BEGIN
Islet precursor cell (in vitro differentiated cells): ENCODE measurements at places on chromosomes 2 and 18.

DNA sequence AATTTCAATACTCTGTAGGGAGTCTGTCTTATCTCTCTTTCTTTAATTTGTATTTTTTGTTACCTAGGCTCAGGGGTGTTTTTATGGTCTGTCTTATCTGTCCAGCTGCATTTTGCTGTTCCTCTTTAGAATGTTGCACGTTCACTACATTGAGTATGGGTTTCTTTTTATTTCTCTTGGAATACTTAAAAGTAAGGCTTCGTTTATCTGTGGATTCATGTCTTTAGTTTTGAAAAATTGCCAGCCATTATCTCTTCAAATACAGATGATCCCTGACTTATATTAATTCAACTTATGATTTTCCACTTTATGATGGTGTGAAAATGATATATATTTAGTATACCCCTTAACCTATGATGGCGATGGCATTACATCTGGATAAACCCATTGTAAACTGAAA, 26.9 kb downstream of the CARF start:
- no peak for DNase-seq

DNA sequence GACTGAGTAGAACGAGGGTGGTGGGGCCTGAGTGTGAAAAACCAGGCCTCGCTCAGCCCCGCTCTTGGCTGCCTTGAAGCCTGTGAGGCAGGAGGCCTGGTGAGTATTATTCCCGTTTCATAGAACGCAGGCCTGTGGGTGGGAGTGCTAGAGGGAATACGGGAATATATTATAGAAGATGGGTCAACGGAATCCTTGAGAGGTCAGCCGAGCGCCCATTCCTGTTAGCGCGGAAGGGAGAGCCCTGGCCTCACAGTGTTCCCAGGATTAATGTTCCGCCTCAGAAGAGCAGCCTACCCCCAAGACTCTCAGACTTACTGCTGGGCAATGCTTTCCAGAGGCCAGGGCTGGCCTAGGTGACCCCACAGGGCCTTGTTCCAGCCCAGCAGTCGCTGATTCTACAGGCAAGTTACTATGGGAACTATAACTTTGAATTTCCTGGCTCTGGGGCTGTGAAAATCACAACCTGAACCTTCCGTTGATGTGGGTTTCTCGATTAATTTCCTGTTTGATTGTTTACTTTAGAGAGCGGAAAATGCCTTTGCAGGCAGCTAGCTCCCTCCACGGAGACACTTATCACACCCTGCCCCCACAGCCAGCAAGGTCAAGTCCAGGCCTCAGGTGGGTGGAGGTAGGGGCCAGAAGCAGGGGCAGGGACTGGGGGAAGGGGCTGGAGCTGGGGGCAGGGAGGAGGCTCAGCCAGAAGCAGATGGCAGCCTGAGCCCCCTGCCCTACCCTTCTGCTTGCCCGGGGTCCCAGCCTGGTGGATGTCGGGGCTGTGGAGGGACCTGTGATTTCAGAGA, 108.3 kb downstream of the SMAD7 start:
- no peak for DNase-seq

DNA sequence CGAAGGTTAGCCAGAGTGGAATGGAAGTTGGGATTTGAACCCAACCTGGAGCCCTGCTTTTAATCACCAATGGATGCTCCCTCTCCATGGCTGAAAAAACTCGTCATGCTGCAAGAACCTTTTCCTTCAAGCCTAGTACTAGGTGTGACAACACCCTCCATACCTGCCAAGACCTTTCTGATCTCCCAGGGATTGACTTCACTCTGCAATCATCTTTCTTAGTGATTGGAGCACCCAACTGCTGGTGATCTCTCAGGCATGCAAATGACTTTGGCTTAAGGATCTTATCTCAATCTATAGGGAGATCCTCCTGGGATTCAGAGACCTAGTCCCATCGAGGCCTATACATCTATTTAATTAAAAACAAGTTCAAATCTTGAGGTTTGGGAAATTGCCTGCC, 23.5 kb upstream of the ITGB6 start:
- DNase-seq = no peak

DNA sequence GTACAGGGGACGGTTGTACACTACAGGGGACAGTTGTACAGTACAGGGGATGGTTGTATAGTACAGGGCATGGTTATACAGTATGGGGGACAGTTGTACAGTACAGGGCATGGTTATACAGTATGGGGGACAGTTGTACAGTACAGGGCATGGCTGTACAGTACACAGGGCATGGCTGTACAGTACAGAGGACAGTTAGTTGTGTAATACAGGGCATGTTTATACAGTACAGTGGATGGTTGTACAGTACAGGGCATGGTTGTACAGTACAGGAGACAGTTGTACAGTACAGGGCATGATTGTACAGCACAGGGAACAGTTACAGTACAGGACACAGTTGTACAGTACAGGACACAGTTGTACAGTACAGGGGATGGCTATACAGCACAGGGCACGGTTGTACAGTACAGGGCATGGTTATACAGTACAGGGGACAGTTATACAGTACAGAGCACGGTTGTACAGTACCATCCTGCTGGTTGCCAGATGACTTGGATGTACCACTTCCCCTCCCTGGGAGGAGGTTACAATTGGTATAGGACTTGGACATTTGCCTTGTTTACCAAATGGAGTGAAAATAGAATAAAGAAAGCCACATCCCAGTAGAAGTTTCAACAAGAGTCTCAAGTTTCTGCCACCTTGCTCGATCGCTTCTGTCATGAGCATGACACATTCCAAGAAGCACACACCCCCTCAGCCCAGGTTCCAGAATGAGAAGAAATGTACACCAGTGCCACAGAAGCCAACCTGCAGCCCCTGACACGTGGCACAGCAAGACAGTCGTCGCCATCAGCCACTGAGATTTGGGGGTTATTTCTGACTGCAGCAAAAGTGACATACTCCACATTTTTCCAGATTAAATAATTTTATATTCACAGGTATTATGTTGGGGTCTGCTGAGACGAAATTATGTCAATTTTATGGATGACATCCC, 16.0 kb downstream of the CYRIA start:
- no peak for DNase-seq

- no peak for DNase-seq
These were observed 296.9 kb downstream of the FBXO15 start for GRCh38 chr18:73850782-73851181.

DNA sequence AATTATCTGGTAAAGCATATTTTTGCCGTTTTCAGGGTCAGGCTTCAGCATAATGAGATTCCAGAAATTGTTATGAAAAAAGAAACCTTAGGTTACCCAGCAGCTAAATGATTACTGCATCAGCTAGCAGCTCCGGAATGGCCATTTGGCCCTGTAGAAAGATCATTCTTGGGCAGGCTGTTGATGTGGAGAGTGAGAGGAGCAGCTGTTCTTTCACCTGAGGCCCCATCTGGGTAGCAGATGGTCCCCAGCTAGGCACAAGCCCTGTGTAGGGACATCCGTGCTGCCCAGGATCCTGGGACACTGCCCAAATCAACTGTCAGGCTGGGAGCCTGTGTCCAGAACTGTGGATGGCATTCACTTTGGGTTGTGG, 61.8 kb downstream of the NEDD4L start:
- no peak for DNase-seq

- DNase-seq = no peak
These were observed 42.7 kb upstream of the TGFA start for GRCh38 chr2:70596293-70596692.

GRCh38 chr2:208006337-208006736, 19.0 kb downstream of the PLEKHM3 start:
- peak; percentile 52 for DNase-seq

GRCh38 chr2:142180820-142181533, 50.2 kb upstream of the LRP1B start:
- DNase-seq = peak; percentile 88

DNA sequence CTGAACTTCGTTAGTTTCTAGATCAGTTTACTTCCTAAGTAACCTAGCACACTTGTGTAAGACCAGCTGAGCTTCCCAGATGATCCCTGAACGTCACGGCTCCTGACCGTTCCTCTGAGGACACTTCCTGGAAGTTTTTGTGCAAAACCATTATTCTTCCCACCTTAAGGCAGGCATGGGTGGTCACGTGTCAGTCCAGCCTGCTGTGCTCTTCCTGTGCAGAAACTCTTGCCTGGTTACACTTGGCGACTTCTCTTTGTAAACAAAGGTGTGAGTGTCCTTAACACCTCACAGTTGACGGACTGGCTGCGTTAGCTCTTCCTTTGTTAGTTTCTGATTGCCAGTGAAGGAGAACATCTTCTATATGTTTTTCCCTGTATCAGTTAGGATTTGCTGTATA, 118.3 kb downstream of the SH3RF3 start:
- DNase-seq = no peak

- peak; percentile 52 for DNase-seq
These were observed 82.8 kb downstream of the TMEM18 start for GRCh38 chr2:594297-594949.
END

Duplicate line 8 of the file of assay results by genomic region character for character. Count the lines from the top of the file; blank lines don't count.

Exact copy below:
DNA sequence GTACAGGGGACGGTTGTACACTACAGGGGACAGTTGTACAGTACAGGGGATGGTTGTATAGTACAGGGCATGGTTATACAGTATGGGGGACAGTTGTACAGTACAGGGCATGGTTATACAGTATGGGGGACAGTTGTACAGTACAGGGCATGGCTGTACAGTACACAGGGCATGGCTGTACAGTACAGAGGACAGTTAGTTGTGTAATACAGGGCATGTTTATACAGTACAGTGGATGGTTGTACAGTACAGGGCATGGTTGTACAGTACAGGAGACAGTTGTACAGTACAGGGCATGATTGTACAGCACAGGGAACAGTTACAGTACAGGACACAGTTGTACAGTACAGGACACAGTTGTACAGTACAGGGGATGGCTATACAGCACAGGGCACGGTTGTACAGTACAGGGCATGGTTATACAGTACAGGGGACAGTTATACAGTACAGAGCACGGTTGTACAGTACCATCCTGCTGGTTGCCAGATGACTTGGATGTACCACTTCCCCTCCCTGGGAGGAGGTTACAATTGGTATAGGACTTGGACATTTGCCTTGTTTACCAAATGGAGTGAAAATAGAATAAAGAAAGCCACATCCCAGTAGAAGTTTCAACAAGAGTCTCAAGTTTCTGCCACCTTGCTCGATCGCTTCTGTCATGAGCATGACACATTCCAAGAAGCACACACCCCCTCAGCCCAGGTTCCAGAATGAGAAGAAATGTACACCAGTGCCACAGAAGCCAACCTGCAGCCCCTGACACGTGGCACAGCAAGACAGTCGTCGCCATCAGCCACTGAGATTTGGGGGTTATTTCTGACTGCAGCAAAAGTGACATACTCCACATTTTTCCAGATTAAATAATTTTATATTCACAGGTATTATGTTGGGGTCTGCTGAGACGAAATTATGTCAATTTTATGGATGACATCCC, 16.0 kb downstream of the CYRIA start: